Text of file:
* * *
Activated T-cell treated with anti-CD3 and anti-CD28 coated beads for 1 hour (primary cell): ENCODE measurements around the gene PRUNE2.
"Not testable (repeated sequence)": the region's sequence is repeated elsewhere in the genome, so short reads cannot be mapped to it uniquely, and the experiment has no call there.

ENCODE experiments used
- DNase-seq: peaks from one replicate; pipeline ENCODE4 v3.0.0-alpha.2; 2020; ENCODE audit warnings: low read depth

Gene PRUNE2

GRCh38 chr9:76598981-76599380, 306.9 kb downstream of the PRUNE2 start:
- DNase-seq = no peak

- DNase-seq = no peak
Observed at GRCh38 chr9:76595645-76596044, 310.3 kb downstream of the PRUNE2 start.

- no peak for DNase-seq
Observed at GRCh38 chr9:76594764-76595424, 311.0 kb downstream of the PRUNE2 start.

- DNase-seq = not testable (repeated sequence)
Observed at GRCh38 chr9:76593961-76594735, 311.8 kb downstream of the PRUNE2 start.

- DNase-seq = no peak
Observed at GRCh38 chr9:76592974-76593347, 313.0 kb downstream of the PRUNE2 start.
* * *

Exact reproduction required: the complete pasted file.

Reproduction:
Activated T-cell treated with anti-CD3 and anti-CD28 coated beads for 1 hour (primary cell): ENCODE measurements around the gene PRUNE2.
"Not testable (repeated sequence)": the region's sequence is repeated elsewhere in the genome, so short reads cannot be mapped to it uniquely, and the experiment has no call there.

ENCODE experiments used
- DNase-seq: peaks from one replicate; pipeline ENCODE4 v3.0.0-alpha.2; 2020; ENCODE audit warnings: low read depth

Gene PRUNE2

GRCh38 chr9:76598981-76599380, 306.9 kb downstream of the PRUNE2 start:
- DNase-seq = no peak

- DNase-seq = no peak
Observed at GRCh38 chr9:76595645-76596044, 310.3 kb downstream of the PRUNE2 start.

- no peak for DNase-seq
Observed at GRCh38 chr9:76594764-76595424, 311.0 kb downstream of the PRUNE2 start.

- DNase-seq = not testable (repeated sequence)
Observed at GRCh38 chr9:76593961-76594735, 311.8 kb downstream of the PRUNE2 start.

- DNase-seq = no peak
Observed at GRCh38 chr9:76592974-76593347, 313.0 kb downstream of the PRUNE2 start.